Making a gizmo

A Gizmo (or at least the HSA definition) is an electronic device that consists of a loudspeaker, an amplifier and some sort of music player. The device is used to play the sound of hounds 'in cry' i.e. when they're excited and chasing something. Any real hounds in the vicinity want to join in the fun and will head towards whoever is playing the gizmo.


   Making a Standard HSA Gizmo

   Making a Supersize Gizmo

   When things don't work

   Using the gizmo


Our standard gizmo got stolen out of our van, not by local hunters, but by local kids one night who must have mistaken it for the next generation iPod or something. I think a gizmo is a pretty useful piece of kit for any sab group (even after the ban!) so I was keen to replace it. The first part of this article describes how to build a basic HSA-style gizmo but slightly updated.

How to Build a Gizmo


The following table lists the parts (available from Maplin) you will need:

No. Component Maplin Code Cost £

10W 8ohm Horn Speaker 7.99 (XQ73Q)

12W (6-16V) Amplifier  7.99 (N65AW)

12V 1.3Ah Battery  9.99 (MM22)

128MB MP3 Player  24.99 (L05BF)

Car Power Adaptor  8.99 (L17AR)

Car Power Extension Lead  2.99 (BV47)

Rocker Switch  1.99 (N50BW)

Aluminium Box  3.99 (LF16)

 Total 68.92


Before everyone gets up and starts shouting "That's way too expensive!" please bear in mind the the two most expensive components are the MP3 player and the battery. This is a very low spec MP3 player by modern standards so you may find somebody who is upgrading to a better player and is prepared to donate their old one for nothing. The rechargeable battery - if you keep it charged up - will last for 6 years or so which is a lot cheaper than 6 years worth of disposables and how much will 8 NiMH batteries set you back?


The basic wiring diagram for the setup is shown in figure 1. The aluminium box needs a bit of work on it to fit all the components and switches - see figure 2 for the basic positions. It is advisable to lay out the components in the box to give you more of an idea. Get drilling! For the little holes I was using a 4-5mm drill bit. The push button required a hole of 6.5mm. I got the biggest bit I could fit to my drill (1/2") for the really big holes but it still wasn't enough. I spent an hour with a needle file making the holes big enough for the power switch and the cigarette lighter plug. A Dremel drill is recommended for that job!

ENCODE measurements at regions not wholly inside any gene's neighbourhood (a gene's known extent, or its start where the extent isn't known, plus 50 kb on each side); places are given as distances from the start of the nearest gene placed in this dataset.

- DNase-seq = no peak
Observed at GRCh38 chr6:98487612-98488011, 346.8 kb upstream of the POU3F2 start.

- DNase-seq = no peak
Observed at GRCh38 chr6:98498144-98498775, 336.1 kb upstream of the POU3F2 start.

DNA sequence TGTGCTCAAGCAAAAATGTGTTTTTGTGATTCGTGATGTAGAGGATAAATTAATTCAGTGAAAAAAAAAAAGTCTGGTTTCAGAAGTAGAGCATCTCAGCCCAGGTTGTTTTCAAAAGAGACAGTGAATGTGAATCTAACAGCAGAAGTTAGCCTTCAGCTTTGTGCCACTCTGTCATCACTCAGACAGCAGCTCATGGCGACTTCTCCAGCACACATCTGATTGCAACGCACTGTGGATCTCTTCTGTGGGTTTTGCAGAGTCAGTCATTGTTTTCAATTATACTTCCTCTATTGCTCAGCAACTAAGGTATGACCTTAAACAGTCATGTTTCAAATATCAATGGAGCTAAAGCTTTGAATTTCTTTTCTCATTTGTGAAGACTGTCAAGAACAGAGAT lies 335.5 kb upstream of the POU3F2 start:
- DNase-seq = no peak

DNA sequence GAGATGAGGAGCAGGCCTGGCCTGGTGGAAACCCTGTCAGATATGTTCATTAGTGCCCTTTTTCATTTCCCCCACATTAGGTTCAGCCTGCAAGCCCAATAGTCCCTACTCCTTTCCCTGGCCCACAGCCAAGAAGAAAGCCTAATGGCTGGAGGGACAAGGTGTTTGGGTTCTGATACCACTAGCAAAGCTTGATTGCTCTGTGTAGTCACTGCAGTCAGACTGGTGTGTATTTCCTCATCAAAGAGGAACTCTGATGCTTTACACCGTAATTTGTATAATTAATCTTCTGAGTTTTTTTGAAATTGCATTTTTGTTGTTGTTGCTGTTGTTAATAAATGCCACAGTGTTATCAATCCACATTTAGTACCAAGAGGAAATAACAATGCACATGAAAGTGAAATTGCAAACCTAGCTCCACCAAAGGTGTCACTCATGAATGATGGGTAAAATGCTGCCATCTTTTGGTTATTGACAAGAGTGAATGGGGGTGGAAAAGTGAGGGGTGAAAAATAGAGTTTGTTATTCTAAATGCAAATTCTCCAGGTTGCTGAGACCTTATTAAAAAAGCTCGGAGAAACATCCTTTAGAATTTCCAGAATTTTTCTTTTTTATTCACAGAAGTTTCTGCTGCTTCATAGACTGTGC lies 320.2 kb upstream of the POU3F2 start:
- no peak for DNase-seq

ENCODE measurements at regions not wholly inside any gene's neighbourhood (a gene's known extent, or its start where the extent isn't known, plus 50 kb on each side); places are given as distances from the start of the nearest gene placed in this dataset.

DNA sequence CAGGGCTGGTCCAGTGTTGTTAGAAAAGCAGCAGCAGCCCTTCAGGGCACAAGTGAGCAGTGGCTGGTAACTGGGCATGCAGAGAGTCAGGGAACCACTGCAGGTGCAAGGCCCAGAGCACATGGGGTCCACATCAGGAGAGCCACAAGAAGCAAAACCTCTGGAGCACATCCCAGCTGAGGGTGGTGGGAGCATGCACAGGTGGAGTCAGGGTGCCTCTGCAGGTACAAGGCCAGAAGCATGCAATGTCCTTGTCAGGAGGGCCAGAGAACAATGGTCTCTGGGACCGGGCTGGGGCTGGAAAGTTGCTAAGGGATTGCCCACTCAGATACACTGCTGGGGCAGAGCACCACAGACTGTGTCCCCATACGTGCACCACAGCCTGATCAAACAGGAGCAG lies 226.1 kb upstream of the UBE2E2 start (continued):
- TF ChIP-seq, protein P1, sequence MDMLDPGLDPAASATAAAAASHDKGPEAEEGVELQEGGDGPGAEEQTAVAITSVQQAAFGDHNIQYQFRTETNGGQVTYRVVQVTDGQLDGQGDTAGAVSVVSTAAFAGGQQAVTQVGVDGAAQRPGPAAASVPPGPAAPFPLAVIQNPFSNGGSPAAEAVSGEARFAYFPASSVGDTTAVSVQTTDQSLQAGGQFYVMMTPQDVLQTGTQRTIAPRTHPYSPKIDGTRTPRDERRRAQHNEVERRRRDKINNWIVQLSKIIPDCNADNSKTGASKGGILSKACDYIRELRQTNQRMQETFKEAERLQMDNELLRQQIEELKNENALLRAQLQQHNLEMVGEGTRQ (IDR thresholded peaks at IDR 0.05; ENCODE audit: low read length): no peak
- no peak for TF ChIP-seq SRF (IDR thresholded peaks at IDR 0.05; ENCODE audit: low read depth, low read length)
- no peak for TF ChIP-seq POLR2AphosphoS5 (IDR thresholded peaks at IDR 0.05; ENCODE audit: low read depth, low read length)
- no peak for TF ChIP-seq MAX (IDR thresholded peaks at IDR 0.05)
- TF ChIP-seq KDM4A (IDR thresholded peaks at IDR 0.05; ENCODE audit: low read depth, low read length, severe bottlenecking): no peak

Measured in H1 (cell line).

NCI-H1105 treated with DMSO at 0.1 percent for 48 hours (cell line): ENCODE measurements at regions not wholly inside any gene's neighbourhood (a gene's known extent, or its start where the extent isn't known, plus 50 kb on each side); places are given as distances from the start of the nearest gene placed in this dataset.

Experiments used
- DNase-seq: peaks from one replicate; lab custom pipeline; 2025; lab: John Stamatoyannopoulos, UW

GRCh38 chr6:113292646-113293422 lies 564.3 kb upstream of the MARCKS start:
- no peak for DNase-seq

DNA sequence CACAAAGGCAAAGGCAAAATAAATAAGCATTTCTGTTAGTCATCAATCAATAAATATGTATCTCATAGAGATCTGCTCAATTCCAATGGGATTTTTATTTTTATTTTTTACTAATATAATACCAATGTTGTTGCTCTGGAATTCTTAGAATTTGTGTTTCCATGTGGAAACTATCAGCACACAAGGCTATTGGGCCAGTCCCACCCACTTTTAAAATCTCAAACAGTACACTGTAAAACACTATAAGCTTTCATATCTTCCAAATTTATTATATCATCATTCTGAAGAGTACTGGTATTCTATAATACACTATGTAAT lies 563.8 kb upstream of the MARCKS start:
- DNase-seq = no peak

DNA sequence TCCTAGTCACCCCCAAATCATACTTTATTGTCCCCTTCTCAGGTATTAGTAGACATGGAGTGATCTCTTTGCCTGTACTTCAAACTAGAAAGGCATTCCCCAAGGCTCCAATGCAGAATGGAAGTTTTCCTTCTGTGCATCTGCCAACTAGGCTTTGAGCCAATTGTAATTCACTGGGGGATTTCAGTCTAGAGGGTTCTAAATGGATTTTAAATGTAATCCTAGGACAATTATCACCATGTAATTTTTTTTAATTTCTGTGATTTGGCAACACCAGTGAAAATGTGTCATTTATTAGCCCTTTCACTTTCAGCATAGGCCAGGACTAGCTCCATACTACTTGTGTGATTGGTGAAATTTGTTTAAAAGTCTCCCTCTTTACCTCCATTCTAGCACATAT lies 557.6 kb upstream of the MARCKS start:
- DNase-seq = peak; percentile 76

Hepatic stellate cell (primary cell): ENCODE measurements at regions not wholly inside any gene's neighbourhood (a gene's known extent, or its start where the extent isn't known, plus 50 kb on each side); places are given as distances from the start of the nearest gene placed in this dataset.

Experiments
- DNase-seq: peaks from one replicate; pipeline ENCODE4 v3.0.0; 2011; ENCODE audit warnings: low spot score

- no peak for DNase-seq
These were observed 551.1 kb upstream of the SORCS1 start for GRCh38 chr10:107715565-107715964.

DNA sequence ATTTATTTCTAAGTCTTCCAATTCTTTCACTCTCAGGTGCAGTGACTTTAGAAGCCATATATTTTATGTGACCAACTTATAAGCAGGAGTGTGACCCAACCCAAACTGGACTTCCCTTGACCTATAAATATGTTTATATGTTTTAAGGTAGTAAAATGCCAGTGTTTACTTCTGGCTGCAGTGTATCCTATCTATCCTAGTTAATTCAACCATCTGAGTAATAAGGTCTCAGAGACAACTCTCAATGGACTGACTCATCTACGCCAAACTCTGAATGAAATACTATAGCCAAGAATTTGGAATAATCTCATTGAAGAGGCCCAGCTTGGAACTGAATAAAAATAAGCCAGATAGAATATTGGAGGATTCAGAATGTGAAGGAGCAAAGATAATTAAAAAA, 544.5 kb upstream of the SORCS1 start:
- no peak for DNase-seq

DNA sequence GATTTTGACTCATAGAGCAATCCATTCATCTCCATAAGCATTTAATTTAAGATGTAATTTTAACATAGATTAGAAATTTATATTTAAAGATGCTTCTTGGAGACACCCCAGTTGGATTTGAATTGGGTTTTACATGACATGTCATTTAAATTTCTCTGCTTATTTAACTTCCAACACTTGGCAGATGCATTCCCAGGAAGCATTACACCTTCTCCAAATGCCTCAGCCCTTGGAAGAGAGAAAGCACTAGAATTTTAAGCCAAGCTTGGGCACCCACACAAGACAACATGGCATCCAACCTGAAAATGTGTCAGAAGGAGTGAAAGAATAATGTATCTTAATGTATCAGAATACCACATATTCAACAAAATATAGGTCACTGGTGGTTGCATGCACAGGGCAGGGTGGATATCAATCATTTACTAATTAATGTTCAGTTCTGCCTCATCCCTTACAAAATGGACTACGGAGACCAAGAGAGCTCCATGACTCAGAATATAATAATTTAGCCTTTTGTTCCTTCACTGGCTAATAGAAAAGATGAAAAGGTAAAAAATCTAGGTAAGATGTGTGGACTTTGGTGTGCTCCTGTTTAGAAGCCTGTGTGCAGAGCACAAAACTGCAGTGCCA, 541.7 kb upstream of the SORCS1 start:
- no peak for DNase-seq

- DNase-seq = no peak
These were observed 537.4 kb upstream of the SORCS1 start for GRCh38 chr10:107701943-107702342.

While I had the drill out I thought it was a good idea to drill a hole in the MP3 player! I drilled a 4mm hole in the battery cover so I could solder wires onto the battery terminals (figure 3). These power leads and the earphone leads (cut off the earphones!) I threaded through into the case (figure 4) and bonded the MP3 player to the back of the case using a 2-part epoxy glue (Araldite or similar).


All the wiring for this project came from the voltage converter which was the next item I butchered! The purpose of this component is to convert the 12V supply from the battery into 1.5V which can power the MP3 player. The cigarette lighter plug is also used so the gizmo can be charged up while driving to and from hunt meets - assuming you have a working lighter socket in your van! Try to keep to the colour convention of black/white for positive leads and black for negative to avoid mistakes. Carefully hacksaw around the neck of the converter just above the tip of the dimple where the neck just starts to widen (so it can be retained in the box). Figure 5 shows how I sawed it a little low down and almost cut into the circuit board! Cut the wires between the circuit board (making the circuit board wires as long as possible) and the cigarette lighter plug. Attach a pair of terminal blocks to the wires connected to the board and add loads of epoxy glue to give strength and offer some insulation without glueing up the free ends of the terminal blocks.


Again like the MP3 player, wires were soldered into the lighter plug to allow it to be connected to the battery inside the box - see Figure 6. That's pretty well all the fiddly preparation done and so to turn our attention to the inside.


The earphone leads are very fine so take care when stripping the insulation back. Figure 7 shows what you should expect to see although the colours may differ. Two wires will be the same colour and these I took as the 'common'. One of the leads I simply snipped back then and used only one pair because this gizmo is mono only. The wires are so fine I connected these to the gizmo (red-topped, push) button. You will need about 3cm of bare wire. The 'common' I slipped under the base of the button and tightened it up. The 'positive' wire I folded a few times and crimped a small red connector over the top. This will clip onto the push button terminal. The positive input for the amplifier was connected to the other terminal of the push button. See Figure 8.